February Home Builder Confidence Hits Nine-Month Low
Sorohan, Mike firstname.lastname@example.org
The National Association of Home Builders said builder confidence in the market for newly built single-family homes fell in February to its lowest level in nine months.
The NAHB/Wells Fargo Housing Market Index fell three points in February from an upwardly revised January reading (61). The component measuring sales expectations in the next six months rose one point to 65. The index measuring current sales condition fell three points to 65, while the component charting buyer traffic dropped five points to 39. Scores are measured with any reading above 50 suggesting building conditions are favorable.
All four regions saw declines on a three-month moving average. The Midwest fell one point to 57, the West fell three points to 72 and the Northeast and South each posted a two-point decline to 47 and 59, respectively.
"Builders are reflecting consumers' concerns about recent negative economic trends," said NAHB Chief Economist David Crowe. "However, the fundamentals are in place for continued growth of the housing market. Historically low mortgage rates, steady job gains, improved household formations and significant pent up demand all point to a gradual upward trend for housing in the year ahead."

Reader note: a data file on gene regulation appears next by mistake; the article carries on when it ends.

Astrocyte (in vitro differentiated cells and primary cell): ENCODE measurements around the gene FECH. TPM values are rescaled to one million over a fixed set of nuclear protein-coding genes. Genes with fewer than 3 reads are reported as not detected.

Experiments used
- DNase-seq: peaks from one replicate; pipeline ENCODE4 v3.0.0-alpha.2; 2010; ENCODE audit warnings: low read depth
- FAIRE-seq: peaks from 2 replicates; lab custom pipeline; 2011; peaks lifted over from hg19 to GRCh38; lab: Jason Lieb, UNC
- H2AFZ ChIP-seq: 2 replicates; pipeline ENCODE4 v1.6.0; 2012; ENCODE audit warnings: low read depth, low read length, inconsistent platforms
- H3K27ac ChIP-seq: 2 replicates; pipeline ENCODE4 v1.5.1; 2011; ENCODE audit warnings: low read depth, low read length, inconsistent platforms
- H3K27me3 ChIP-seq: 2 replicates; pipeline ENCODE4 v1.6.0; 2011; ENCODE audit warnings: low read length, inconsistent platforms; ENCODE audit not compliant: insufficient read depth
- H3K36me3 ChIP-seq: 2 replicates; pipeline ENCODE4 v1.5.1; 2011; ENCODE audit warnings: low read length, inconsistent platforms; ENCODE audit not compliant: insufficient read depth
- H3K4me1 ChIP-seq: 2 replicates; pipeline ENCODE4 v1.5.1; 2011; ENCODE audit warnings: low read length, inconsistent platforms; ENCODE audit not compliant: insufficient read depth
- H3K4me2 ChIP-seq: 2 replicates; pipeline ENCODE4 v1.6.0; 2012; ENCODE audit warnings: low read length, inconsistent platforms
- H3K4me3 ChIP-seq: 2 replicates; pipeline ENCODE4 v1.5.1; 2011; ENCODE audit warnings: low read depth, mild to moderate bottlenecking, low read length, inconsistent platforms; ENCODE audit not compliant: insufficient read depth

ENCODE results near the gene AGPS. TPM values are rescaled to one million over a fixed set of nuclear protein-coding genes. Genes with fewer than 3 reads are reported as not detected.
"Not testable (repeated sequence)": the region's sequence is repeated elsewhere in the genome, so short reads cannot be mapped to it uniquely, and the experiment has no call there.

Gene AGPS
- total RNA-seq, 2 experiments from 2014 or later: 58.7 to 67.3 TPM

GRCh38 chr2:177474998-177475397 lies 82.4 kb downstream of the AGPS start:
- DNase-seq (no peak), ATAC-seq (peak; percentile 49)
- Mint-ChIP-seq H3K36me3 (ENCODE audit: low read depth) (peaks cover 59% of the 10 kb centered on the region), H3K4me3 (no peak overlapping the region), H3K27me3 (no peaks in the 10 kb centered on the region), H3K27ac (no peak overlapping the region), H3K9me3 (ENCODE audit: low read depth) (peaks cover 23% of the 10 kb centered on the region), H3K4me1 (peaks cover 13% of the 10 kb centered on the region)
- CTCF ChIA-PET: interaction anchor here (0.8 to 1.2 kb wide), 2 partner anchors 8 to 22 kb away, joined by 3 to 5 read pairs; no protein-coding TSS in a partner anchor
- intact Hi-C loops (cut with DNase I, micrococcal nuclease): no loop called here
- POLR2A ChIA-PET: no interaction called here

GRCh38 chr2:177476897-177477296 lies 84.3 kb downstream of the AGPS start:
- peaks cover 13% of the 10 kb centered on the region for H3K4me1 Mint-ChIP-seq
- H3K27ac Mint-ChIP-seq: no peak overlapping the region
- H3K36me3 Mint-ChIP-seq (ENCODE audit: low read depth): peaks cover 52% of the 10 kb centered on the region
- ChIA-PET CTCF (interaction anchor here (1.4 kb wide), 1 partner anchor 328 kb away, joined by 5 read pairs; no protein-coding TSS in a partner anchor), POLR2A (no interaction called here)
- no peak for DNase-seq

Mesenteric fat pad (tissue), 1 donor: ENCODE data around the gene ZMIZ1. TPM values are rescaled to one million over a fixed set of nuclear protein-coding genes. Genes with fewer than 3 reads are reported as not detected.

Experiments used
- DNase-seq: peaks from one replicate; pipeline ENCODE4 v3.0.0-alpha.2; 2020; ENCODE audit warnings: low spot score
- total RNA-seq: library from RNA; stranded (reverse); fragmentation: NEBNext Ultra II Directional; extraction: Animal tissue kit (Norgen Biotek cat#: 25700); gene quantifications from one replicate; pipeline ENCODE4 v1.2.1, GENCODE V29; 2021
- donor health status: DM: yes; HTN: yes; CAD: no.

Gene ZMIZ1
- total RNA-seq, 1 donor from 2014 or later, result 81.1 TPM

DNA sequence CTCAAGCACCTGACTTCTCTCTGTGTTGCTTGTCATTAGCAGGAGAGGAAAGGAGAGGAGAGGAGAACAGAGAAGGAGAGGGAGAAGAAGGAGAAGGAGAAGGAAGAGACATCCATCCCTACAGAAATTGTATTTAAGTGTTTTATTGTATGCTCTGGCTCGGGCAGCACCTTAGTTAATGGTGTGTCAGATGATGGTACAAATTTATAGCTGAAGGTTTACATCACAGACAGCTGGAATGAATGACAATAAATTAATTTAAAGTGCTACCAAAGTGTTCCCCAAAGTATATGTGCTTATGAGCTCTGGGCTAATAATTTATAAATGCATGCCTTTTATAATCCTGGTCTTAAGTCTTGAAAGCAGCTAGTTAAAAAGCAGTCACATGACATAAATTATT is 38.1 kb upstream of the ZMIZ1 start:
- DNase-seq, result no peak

Mark Vitner, senior economist with Wells Fargo Securities, Charlotte, N.C., said growth fears may be spilling over into builder sentiment, although land availability and labor quality may also be weighing on builder optimism.
"Although builder sentiment has moderated recently, the index still points to continued gains in the housing sector," Vitner said.
"Though builders report the dip in confidence this month is partly attributable to the high cost and lack of availability of lots and labor, they are still positive about the housing market," said NAHB Chairman Ed Brady. "Of note, they expressed optimism that sales will pick up in the coming months."